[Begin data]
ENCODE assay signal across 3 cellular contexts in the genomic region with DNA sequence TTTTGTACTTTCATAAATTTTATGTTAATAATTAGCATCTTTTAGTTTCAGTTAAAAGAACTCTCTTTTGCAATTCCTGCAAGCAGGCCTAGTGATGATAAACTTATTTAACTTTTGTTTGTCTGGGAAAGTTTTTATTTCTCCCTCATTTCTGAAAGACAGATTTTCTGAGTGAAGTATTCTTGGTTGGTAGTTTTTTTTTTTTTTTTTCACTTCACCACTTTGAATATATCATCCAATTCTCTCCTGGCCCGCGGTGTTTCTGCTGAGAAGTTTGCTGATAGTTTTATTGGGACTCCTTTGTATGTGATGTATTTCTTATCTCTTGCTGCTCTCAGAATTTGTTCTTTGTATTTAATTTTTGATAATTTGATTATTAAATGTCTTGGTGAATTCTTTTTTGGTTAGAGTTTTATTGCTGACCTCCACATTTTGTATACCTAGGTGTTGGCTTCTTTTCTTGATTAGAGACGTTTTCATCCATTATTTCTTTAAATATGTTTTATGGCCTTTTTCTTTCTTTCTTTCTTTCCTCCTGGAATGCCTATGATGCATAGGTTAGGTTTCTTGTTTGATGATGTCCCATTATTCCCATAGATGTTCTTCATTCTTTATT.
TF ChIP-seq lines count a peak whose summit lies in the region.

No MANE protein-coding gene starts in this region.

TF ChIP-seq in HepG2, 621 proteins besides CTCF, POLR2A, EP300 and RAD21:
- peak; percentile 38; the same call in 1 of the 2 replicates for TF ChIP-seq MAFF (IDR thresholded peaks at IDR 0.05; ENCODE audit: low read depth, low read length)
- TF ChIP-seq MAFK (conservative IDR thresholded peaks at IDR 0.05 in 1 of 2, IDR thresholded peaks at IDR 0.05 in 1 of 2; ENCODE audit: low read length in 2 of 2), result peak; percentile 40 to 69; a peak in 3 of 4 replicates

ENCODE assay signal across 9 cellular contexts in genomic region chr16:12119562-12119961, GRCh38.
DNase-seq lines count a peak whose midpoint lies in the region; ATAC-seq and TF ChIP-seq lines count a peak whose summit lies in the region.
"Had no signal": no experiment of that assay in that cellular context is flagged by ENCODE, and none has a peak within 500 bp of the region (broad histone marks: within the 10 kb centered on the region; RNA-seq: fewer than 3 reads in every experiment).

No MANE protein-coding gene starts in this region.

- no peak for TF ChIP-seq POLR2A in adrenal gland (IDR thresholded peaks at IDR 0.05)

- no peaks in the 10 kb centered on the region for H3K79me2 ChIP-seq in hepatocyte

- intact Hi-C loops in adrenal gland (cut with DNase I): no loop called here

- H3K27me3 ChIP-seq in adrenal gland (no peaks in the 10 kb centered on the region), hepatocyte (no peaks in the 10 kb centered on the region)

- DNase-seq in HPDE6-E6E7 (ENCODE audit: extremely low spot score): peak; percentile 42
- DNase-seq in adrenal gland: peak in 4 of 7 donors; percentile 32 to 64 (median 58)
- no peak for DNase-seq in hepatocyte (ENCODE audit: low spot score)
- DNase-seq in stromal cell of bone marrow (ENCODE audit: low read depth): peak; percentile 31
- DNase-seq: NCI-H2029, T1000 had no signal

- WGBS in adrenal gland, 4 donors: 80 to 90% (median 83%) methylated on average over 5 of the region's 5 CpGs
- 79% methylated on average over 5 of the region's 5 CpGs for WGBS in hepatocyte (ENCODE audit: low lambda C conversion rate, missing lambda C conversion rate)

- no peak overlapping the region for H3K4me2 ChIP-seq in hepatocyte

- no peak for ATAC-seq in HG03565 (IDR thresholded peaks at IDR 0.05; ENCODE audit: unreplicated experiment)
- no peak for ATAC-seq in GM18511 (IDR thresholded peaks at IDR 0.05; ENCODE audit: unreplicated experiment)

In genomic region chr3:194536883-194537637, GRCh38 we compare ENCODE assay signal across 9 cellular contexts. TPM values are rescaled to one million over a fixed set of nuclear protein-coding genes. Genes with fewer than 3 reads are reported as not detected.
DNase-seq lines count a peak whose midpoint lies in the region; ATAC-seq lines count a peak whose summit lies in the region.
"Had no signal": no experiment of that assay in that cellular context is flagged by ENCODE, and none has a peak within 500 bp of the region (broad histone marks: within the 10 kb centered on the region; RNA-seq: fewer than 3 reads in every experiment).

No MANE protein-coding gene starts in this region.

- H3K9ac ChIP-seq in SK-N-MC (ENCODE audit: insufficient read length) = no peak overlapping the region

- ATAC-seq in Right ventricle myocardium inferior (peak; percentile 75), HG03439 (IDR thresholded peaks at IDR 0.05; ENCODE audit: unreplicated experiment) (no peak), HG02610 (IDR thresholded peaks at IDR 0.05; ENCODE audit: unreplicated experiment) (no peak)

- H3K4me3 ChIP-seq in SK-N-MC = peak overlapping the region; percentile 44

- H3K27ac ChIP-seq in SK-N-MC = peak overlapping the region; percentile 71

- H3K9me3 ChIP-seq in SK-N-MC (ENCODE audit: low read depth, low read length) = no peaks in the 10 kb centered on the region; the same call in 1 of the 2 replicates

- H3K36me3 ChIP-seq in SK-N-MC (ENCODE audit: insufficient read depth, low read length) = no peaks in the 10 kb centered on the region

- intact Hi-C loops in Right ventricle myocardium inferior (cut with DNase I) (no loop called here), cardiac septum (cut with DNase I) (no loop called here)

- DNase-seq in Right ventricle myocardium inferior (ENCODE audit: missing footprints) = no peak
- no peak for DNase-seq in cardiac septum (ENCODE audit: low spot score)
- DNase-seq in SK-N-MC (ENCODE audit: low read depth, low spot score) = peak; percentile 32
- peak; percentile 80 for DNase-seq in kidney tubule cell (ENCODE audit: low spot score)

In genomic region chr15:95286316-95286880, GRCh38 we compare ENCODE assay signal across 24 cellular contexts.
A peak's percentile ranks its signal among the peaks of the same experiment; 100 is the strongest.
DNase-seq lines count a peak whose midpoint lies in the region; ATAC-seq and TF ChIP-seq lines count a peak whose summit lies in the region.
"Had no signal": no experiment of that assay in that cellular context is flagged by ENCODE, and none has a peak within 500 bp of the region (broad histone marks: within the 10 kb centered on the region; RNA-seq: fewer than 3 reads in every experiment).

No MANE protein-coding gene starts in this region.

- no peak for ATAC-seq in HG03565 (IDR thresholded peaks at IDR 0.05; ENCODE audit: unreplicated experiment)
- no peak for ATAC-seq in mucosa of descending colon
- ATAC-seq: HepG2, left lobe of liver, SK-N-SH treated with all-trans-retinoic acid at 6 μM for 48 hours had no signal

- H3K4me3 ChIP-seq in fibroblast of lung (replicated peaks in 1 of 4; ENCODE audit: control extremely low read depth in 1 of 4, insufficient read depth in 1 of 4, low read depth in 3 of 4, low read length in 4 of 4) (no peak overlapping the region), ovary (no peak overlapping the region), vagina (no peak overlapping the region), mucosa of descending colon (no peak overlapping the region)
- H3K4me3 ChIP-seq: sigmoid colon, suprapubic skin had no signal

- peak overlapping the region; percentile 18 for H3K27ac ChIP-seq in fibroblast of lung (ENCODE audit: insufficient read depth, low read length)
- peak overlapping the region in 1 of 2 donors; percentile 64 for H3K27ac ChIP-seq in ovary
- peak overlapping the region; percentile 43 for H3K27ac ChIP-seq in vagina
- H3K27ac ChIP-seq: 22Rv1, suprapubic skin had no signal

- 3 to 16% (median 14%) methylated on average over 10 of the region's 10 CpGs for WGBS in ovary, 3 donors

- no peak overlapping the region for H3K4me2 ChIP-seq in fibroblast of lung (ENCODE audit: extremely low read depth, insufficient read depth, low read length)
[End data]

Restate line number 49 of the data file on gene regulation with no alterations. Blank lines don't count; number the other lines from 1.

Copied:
- H3K4me3 ChIP-seq: sigmoid colon, suprapubic skin had no signal